To Sell or Not to Sell?
Chris Coore, Agfarm Advantage Manager
September 17th 2018
We’ve heard it over and over again for the past few months, ‘a low production year equals higher prices and for those with grain this harvest, it will be a sell’. This, I am sure will hold up in the general sense, but just because grain prices are high doesn’t necessarily mean it is the best sell. Now don’t step back gasping. We’re not saying, ‘hold all your grain for the next six months, prices will rise’, we’re saying with all the moving parts at play in grain markets, there could be other opportunities to maximise on the little grain Australia has this year. So, let’s take a look at what the market has done over the past few months, current pricing signals and where this market may go to assist you in your grain sales for the coming harvest.
As we’re all aware, most key global production regions have seen a decrease in production year on year for cereal crops due to adverse weather conditions, and it seems to be dropping further than originally expected. The Australian bureau of Agricultural and Resource Economics and Science (ABARES) released their September 2018 Australian winter grain production estimates and pegged wheat down 14% from last year to 19.05MMT, barley down nearly 10% from last year at 8.3MMT and canola has been reduced 10% from last year to 2.8MMT. Australia isn’t alone in this situation, and due to the rapid drop in global production, price has increased to help curb demand and ration the reduced supply.
What can we expect to see this coming harvest?
As we quite often see, prices will likely drop during the harvest period purely based on the increased liquidity harvest brings. However, if you look further than harvest and into next year – the period this grain is grown to supply, it doesn’t look as though prices will fall significantly any time soon, and here is why.
To put it simply, with a sever production downfall there will be less grain to sell resulting in less grain to buy. All players in the Australian grain market have a job to do. The domestic consumers need to ensure their sheep, cattle, chooks and pigs are fed, while the exporters need to ensure the contracts they have committed to are filled. This creates a price war, domestic against export and pushes prices higher. So, with NSW and a large portion of QLD still in drought and sourcing grain from Australia’s traditional export states, VIC, SA and WA, there is a battle in the making. Obviously, rain in these drought affected areas will change the state of play, with the possibility of a summer sorghum plant and increase forage for livestock. However, we don’t know when this will occur.
The anomaly at play here; is in a year where Australia is experiencing adverse weather, the tug-of-war for grain isn’t usually this extreme, as other producing areas will fill the export void. But, as mentioned before, Australia is not alone in this situation. Russian wheat production and exports are expected to decrease which will mean Australia will not only need to focus on feeding domestic demand, especially on the East Coast, but also support exports of wheat and barley to our key trading partners putting pressure on ending stocks. This pending tug-of-war bodes well for strong grain prices into 2019.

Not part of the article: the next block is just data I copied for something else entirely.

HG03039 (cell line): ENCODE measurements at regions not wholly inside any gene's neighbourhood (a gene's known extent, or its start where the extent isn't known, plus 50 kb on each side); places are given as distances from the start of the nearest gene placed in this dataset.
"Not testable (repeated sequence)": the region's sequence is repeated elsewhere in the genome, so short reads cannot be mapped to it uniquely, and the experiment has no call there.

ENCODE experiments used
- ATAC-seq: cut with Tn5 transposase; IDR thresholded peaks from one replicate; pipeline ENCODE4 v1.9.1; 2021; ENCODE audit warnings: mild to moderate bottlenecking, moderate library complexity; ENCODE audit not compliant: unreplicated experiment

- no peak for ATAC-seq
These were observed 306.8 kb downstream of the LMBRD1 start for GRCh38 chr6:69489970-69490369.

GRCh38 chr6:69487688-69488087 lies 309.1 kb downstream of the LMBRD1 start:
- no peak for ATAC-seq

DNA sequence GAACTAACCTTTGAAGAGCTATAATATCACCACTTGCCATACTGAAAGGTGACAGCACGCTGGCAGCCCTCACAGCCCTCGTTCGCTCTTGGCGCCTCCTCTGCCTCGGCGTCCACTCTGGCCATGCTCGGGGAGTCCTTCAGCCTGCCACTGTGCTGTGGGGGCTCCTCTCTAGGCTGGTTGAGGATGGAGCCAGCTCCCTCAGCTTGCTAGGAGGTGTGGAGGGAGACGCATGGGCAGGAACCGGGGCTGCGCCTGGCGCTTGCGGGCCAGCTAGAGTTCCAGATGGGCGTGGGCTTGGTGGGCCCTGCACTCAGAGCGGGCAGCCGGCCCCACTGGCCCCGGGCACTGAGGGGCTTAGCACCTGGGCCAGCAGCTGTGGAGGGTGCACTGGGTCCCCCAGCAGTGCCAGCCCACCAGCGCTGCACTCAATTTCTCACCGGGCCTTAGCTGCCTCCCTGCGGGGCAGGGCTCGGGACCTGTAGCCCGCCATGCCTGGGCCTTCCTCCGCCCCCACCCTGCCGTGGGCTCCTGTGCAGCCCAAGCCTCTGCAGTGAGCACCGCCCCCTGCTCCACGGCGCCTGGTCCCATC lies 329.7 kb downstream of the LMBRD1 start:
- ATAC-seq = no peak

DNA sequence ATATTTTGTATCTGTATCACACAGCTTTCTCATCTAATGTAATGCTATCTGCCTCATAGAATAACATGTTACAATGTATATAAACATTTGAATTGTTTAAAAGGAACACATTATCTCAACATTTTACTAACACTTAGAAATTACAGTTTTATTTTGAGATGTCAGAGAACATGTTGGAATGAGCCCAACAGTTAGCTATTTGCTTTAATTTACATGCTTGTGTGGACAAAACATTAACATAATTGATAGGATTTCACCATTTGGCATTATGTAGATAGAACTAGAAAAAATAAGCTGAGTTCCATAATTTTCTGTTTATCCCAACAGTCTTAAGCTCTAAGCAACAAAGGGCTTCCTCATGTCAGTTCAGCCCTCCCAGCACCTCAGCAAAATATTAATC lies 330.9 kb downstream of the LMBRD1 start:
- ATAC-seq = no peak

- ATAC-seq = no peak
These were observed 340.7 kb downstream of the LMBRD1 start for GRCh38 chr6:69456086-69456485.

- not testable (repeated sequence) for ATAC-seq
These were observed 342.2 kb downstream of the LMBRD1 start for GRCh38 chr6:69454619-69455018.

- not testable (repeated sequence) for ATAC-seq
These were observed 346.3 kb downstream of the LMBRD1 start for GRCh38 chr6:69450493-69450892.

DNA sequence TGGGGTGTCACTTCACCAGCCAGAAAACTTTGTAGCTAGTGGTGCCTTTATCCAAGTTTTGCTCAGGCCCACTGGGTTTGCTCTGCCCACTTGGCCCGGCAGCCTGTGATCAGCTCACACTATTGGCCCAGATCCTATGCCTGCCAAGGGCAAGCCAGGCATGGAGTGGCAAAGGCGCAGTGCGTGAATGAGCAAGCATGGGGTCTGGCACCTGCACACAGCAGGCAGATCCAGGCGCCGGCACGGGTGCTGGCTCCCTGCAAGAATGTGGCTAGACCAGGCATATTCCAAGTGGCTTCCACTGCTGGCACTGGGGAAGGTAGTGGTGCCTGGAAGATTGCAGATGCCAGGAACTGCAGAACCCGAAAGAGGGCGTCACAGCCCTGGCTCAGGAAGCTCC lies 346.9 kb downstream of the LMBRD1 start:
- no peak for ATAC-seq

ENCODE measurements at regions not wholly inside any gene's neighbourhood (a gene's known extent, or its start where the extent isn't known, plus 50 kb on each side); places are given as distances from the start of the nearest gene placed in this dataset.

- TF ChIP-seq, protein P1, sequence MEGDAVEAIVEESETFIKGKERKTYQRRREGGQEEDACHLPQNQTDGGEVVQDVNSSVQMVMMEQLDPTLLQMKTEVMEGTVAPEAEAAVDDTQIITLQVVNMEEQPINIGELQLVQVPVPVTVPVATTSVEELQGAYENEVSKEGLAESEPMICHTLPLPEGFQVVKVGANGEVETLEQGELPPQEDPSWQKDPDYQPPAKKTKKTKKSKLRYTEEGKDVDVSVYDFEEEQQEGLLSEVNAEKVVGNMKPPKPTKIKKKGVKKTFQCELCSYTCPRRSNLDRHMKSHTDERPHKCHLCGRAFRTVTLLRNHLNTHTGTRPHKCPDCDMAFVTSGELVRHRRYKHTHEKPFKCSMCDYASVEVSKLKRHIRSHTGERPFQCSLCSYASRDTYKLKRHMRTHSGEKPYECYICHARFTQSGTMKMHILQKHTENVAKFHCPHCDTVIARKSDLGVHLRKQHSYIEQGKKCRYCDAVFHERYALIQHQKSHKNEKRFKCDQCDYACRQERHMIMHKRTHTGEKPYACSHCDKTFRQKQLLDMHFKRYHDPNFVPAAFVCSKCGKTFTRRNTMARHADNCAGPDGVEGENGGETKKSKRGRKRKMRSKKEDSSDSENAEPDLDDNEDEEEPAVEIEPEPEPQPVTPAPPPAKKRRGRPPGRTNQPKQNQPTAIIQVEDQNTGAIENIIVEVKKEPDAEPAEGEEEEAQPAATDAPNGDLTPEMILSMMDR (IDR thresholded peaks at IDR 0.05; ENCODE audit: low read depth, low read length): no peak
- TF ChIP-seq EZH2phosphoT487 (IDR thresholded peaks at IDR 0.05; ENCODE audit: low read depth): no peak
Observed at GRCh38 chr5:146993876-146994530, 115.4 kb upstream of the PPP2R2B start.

What should you do with your grain marketing this season?
In a year where both grain production and price are within a normal or average range, a strategy of selling a third of grain pre-harvest, a third of grain during harvest and a third of grain post-harvest is quite easy to adopt. However, in a year like this, where forward selling grain is almost impossible due to production risk and price looks like it will continue to increase, it can create more uncertainty and doubt in choosing a grain marketing strategy to both manage risk and capitalise on the possible upside. So, to protect yourself against any future pricing downside a drought breaking rain might bring, selling a portion of grain at harvest is a good strategy. Particularly with prices where they are or look like they will be at harvest. But with so many moving parts this year, and grain prices able to move dramatically at the drop of a hat, it is important not to put all your eggs in the one sales basket and remove the cashflow emotion from your grain sales. Based on discussed market indicators, selling the second portion of grain post-harvest to capitalise on the pending domestic vs exporter tug-of-war, could be the big pay off this season.
The recommendation? As always, it’s hard to say, as a ‘one size fits all’ approach in grain marketing doesn’t seem to exist. But, with so much grain predicted to move within Australia, not out of Australia, there is a good possibility that until the drought breaks in NSW and QLD, grain prices will be well supported and could continue to go higher. By putting some of your grain marketing eggs in the deferred sales basket, you will be in a good position to capitalise on the upside, as well as hedge against future production risk. If Australia experiences another tough season, grain prices should continue to rally and just because prices may be high at harvest doesn’t conclude they can’t go higher.
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